Arduino Sound Lesson 1

Making Sound with Arduino!

By Adam Grabowski

Hey everybody! We're going to learn how to make fun synthesized sounds with our trusty Arduino in this lesson. First however, lets take some time to discuss how sound works in general before we try to create it.

The sounds we hear are essentially vibrations in the air that are detected by our ears. Our brain then interprets these vibrations and we then perceive the sound. How do we know which vibrations make our brain identify each different sound? These vibrations are called waves and each wave has a frequency. The higher the frequency, the higher the sound and the lower the frequency, the lower the sound. To create different pitches using our Arduino we simply need to change which frequencies we create.

Now lets begin actually making a sound. For this code we will be able to make the pitch higher or lower by turning the knob on a potentiometer. To begin, lets discuss this code for our Arduino.

int speaker = 9;

int death = 0;

int tone = analogRead(death) + 1000;

void setup () {

pinMode (speaker, OUTPUT);


void loop ()


digitalWrite (speaker, HIGH);

delayMicroseconds (tone / 2);

digitalWrite (speaker, LOW);

delayMicroseconds (tone / 2);

tone = analogRead(death);

tone = map(tone, 0, 1023, 1000, 5000);


All this craziness starts out by stating that the pin for our speaker output will be pin number 9 and our analog input pin will be pin number 0. The other bit states that our variable that I call “tone” is whatever value is read from our pin 0 (which is called “death”). Moving on to our setup, we now simply state that our pin 9 is an output. Nothing to exciting up until this point but now lets move to the loop section. In order to make the sound through our piezo, or speaker, we simply turn the pin 9 “HIGH” using the digitalWrite command. This works exactly the same as an LED. “But Adam!” you might whine, “How will we make different sounds if all we're doing is turning the speaker on and off like an LED?” This part is where it gets kinda crazy. In order to make different pitches we are basically going to be turning our speaker on and off super fast. This turning on and off at incredibly fast speeds with different amounts of delay in between is what gives us different frequencies and therefore, different pitches.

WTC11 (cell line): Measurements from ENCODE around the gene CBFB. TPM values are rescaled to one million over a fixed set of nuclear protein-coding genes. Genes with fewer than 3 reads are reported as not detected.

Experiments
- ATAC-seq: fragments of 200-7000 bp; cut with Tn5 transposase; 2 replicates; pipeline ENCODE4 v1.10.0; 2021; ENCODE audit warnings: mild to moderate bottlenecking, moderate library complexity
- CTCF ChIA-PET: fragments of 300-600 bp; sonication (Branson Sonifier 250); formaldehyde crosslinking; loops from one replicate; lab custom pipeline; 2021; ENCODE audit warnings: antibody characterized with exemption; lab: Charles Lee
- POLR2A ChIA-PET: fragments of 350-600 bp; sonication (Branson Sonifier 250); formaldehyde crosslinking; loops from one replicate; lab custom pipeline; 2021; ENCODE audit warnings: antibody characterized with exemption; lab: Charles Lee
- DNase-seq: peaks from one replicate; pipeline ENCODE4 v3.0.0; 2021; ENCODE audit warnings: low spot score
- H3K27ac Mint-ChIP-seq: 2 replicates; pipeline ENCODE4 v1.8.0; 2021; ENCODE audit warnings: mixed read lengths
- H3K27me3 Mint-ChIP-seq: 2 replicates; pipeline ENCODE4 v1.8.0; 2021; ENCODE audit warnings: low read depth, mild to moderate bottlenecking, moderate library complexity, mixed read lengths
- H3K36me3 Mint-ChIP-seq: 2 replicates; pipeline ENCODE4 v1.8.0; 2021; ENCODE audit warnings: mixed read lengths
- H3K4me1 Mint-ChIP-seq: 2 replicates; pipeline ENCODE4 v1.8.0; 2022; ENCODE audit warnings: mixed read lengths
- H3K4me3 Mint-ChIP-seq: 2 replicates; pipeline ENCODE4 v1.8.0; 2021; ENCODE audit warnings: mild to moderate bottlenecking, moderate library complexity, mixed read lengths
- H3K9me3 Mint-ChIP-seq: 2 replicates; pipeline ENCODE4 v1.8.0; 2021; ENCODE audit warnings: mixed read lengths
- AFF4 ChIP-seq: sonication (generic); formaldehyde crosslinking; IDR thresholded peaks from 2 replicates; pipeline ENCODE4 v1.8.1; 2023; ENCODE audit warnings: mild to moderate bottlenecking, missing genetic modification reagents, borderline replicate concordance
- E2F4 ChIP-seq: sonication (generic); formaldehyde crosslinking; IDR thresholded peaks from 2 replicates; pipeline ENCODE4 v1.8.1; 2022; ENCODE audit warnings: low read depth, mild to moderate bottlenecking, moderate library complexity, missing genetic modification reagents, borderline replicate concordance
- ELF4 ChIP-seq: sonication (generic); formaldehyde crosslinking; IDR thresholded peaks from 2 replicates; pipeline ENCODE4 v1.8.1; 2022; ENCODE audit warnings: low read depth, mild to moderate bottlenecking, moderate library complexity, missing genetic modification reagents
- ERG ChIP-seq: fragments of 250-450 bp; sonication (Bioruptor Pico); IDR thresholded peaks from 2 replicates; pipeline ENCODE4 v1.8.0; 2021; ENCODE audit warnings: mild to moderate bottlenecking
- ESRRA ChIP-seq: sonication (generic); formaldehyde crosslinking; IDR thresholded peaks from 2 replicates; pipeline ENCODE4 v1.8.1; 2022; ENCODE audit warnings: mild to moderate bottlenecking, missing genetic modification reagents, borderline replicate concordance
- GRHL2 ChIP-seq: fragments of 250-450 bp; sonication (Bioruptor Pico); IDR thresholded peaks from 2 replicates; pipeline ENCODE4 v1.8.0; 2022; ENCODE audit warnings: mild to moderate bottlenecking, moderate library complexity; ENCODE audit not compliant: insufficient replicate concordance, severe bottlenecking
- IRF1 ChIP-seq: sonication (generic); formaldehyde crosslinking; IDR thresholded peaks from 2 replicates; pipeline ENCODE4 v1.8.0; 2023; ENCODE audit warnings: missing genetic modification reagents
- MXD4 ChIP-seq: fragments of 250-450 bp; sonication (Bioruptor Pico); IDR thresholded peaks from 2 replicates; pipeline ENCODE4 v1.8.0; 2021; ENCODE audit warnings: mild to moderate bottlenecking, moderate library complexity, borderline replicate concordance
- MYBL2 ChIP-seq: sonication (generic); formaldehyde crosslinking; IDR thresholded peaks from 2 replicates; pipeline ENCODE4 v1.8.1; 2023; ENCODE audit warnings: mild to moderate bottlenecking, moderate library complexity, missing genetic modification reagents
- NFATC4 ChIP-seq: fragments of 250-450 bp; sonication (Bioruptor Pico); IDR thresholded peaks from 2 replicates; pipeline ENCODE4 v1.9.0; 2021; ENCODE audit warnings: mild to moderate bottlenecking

As a quick side note a piezo is a small circular device with positive and negative wires just like an LED. The piezo is what will make our sound since it has the capability to vibrate and create sound. Essentially it is is a very small speaker like you would find in headphones.

Getting back to our code, we know up to this point that our speaker is just getting turned on and off with delay in between each. What determines the amount of delay is our value from our analog input. This command is “delayMicroseconds” which simply means that the time is in micro seconds instead of seconds. This value is called “tone” and is actually half whatever the analog input is because of the “/ 2” (this means divide by 2) after our “tone” in the delay command. That's basically all there is to this code other than the last command which is the map command. What this states is that the values that we will be receiving be between 0 and 1023 and we want them to be between 1000 and 5000.

Just in case we forgot, in order to wire this fine piece 'o speaker to our bread board we are simply going to have the negative side of the piezo (the black wire) hooked to the ninth pin of the breadboard and the other wire going to ground. Our potentiometer needs to have one of the leads on the side to go to a ground with the other going to positive and the middle one hooked to our first analog input pin on top of the actual Arduino. Hook the pot to that pin with an alligator wire and be careful not to touch any other pins or you'll get a short circuit (which is bad). Hook it up and upload the code. Assuming that everything is in order, you will be able to change the sound coming from the piezo by turning the knob on the potentiometer.

If this didn't work out, don't blame me, blame human error!